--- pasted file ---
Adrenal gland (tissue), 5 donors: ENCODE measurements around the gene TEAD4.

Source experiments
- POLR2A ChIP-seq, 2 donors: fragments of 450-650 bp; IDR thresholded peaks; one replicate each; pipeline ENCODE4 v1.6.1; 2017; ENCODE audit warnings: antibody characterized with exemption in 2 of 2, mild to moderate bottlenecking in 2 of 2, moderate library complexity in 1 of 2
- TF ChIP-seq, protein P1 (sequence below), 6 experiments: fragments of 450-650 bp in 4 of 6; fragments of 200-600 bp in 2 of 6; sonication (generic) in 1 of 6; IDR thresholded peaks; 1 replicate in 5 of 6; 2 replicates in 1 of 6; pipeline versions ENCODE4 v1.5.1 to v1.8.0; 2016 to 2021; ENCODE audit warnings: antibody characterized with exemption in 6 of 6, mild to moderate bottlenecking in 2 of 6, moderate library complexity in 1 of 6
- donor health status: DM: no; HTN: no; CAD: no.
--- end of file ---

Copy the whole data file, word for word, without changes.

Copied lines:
Adrenal gland (tissue), 5 donors: ENCODE measurements around the gene TEAD4.

Source experiments
- POLR2A ChIP-seq, 2 donors: fragments of 450-650 bp; IDR thresholded peaks; one replicate each; pipeline ENCODE4 v1.6.1; 2017; ENCODE audit warnings: antibody characterized with exemption in 2 of 2, mild to moderate bottlenecking in 2 of 2, moderate library complexity in 1 of 2
- TF ChIP-seq, protein P1 (sequence below), 6 experiments: fragments of 450-650 bp in 4 of 6; fragments of 200-600 bp in 2 of 6; sonication (generic) in 1 of 6; IDR thresholded peaks; 1 replicate in 5 of 6; 2 replicates in 1 of 6; pipeline versions ENCODE4 v1.5.1 to v1.8.0; 2016 to 2021; ENCODE audit warnings: antibody characterized with exemption in 6 of 6, mild to moderate bottlenecking in 2 of 6, moderate library complexity in 1 of 6
- donor health status: DM: no; HTN: no; CAD: no.